FIG. 5 is a cross-sectional view showing alignment dimensions of a single sensing element of the sensor devices of FIG. 1;
FIGS. 6, 7 and 8 are plan views of a single sensing element of the sensor devices of FIG. 4 illustrating different registration situations;
FIGS. 9a and 9b are schematic views of a machine vision system useful in practicing this invention; and,
FIG. 10 is a flow chart depicting a method of practicing the present invention.
FIG. 1 shows a sensor substrate 20 comprising a number of individual sensor bases 21 arrayed in a regular pattern, the bases 21 being defined by scribing the regular pattern onto a contiguously formed single manufacturing piece suitable for handling by automated production equipment. After manufacturing processes are completed, the sensor bases 21 may be separated into a number of individual sensors. Each of the sensor bases 21 has integrated thereon in planar arrangement a single sensor device 22 comprising a plurality of conductive paths 25 deposited in patterns terminating in electrical contacting pads 23, the conductive paths 25 originating in sensor elements 30, sensor elements 30 being comprised of individual layers 24, 26, and 28 (best seen in FIGS. 2a and 2b). The sensor elements 30 are designed to perform either reference or measuring tasks and are preferably disposed in banks or rows of linearly disposed sensor elements with the sensor elements 30 being a reference function sensor element 30R being on one side or row and the sensor elements 30 being a detecting or measuring function sensor element 30M for the analyte on the other side or row.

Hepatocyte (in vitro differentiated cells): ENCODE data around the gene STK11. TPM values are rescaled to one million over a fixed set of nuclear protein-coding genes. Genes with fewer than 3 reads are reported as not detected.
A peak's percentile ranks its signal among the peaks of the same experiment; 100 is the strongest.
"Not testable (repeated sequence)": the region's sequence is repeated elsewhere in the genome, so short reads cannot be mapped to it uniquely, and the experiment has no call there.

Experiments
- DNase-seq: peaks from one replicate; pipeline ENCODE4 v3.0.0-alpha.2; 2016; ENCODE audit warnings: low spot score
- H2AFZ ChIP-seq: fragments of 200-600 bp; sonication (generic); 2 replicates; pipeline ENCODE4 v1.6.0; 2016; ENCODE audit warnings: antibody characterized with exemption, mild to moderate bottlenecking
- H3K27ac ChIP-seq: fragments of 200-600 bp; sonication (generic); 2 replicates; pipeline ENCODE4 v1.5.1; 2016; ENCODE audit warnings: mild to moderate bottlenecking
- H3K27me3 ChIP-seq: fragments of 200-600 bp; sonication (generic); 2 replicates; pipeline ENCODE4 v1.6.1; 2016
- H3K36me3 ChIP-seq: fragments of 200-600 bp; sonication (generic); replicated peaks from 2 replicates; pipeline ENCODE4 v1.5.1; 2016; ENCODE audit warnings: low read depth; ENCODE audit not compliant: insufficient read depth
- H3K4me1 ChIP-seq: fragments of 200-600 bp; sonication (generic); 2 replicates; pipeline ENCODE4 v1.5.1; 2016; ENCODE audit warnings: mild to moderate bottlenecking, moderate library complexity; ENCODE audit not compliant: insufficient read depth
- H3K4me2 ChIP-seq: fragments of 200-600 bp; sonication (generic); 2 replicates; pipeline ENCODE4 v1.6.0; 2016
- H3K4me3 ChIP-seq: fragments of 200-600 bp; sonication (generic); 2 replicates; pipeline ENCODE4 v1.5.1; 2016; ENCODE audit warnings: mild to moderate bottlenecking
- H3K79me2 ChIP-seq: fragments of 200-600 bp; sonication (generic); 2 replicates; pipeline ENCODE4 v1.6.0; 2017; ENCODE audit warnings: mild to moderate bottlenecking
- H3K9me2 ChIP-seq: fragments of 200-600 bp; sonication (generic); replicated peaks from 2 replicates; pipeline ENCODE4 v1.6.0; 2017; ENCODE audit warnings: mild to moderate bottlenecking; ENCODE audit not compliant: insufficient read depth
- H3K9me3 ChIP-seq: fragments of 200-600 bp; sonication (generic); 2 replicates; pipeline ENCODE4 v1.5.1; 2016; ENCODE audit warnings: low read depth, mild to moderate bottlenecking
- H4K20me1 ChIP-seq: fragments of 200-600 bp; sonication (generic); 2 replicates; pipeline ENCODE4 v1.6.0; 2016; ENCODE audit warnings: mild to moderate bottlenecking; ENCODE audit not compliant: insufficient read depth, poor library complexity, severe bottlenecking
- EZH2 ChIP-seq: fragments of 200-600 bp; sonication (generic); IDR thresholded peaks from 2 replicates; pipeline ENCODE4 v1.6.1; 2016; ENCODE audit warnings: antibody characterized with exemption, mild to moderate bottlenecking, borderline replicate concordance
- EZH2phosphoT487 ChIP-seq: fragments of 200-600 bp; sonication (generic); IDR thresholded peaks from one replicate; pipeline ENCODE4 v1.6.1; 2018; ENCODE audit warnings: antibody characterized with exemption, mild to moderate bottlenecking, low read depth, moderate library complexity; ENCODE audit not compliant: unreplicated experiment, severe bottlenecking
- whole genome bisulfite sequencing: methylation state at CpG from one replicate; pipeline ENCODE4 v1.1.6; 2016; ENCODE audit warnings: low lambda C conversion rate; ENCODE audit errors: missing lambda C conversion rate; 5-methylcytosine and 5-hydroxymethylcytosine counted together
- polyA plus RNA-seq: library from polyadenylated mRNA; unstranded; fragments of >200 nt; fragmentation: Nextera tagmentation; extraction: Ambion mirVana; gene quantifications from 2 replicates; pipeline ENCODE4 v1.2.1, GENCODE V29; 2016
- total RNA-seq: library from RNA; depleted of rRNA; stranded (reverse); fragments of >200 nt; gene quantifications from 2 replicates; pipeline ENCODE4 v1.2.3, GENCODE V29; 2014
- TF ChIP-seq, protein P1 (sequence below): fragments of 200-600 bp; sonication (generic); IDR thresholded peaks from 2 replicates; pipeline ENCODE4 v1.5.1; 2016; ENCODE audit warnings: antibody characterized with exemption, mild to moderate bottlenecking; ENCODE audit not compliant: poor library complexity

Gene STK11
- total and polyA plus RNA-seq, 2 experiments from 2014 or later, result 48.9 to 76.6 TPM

In a commercial application, the sensor elements 30 may be used advantageously within a chemical analyzer, in combination with a flow channel member 31 (see FIG. 1a) having grooves 33 positioned over the reference function sensor elements 30R and measuring function sensor elements 30M and joined together at one end of each groove, thereby defining liquid flow channels (not shown). The upper surface of the sensor membrane layer 26 is thusly in fluid and electrolytic contact with biological sample liquids supplied through the grooves 33. The amount of analyte in a sample fluid may be determined by using the sensor devices in pairs, with one sensor device being exposed to a reference solution containing a known amount of analyte, and the other being exposed to a sample solution containing an unknown amount of analyte. U.S. Pat. No. 5,284,568, assigned to the assignee of the present invention, is illustrative of such a device. Using well known calibration techniques, an assay may be performed in a comparative or differential method of measurement to determine the levels of an analyte in sample fluids.